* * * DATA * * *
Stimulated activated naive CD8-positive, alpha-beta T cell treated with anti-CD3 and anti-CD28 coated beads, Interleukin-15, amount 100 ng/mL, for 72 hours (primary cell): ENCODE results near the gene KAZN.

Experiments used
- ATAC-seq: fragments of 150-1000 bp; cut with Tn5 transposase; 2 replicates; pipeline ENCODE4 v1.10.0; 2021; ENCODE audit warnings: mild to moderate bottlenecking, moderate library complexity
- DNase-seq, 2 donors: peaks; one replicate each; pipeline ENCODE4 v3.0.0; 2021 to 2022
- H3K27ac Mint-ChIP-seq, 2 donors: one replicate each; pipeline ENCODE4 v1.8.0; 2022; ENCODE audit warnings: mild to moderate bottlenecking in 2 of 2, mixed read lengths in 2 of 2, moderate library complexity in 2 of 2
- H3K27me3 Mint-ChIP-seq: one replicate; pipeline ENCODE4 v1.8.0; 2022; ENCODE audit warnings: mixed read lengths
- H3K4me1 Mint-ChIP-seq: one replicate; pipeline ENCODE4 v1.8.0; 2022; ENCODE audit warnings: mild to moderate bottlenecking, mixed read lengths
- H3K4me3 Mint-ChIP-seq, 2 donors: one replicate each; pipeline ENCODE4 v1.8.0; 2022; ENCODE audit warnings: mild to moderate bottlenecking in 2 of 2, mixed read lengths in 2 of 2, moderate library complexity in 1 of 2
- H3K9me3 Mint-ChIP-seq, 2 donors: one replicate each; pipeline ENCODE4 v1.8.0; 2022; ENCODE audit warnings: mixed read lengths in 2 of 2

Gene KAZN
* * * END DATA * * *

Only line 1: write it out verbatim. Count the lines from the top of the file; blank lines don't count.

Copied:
Stimulated activated naive CD8-positive, alpha-beta T cell treated with anti-CD3 and anti-CD28 coated beads, Interleukin-15, amount 100 ng/mL, for 72 hours (primary cell): ENCODE results near the gene KAZN.